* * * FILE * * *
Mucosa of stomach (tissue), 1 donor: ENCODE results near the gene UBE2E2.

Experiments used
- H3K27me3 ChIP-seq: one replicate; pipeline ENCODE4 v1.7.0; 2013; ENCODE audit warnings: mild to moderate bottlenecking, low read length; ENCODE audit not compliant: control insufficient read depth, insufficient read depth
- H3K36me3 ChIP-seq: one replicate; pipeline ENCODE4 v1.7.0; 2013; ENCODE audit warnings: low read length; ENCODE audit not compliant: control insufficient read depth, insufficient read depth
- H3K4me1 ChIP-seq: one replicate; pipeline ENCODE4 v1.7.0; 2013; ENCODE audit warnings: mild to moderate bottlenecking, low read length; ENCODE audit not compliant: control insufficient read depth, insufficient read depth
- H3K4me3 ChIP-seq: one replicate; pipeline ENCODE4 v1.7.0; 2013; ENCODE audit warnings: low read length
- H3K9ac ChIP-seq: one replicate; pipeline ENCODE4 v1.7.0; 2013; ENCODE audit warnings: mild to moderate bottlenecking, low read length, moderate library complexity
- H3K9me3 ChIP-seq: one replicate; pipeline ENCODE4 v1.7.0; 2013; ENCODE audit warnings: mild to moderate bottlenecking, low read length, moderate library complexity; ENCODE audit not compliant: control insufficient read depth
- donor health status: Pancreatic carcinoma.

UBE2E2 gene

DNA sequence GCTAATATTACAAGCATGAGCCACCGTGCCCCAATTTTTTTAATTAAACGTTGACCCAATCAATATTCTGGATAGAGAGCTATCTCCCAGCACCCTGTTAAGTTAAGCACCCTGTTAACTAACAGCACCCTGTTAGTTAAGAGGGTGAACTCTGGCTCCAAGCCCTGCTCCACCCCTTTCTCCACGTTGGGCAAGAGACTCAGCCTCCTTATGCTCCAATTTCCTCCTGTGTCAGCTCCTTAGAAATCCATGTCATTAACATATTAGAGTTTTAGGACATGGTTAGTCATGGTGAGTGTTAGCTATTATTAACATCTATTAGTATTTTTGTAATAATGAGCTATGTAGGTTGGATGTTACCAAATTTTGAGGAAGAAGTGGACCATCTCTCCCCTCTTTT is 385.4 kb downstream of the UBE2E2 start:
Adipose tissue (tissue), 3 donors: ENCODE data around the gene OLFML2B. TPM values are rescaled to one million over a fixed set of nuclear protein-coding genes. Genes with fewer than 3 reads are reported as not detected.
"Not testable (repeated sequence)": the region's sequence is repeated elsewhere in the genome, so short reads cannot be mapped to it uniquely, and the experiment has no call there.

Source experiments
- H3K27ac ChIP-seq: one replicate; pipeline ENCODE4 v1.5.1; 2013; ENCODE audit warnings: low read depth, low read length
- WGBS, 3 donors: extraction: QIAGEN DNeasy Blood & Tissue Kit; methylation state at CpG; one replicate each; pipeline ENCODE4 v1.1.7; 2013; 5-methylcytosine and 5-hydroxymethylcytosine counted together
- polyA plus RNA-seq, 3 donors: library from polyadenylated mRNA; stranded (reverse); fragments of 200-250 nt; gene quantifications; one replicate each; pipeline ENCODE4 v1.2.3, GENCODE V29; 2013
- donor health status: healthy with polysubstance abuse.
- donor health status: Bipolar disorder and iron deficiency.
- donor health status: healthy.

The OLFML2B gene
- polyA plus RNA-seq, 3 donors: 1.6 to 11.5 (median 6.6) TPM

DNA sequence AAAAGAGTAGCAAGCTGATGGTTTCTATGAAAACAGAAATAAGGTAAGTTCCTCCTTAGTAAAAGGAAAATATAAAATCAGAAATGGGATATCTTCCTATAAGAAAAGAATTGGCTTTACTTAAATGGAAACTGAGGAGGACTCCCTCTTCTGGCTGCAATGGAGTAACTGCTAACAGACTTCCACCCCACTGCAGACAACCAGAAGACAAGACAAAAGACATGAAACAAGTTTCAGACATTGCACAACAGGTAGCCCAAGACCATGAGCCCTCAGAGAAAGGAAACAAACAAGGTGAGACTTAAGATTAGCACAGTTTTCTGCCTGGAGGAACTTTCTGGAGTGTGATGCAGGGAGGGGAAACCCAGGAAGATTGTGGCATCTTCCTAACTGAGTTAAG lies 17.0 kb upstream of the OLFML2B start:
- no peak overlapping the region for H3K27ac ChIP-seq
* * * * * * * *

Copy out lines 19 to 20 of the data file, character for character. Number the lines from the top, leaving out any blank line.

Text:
- donor health status: Bipolar disorder and iron deficiency.
- donor health status: healthy.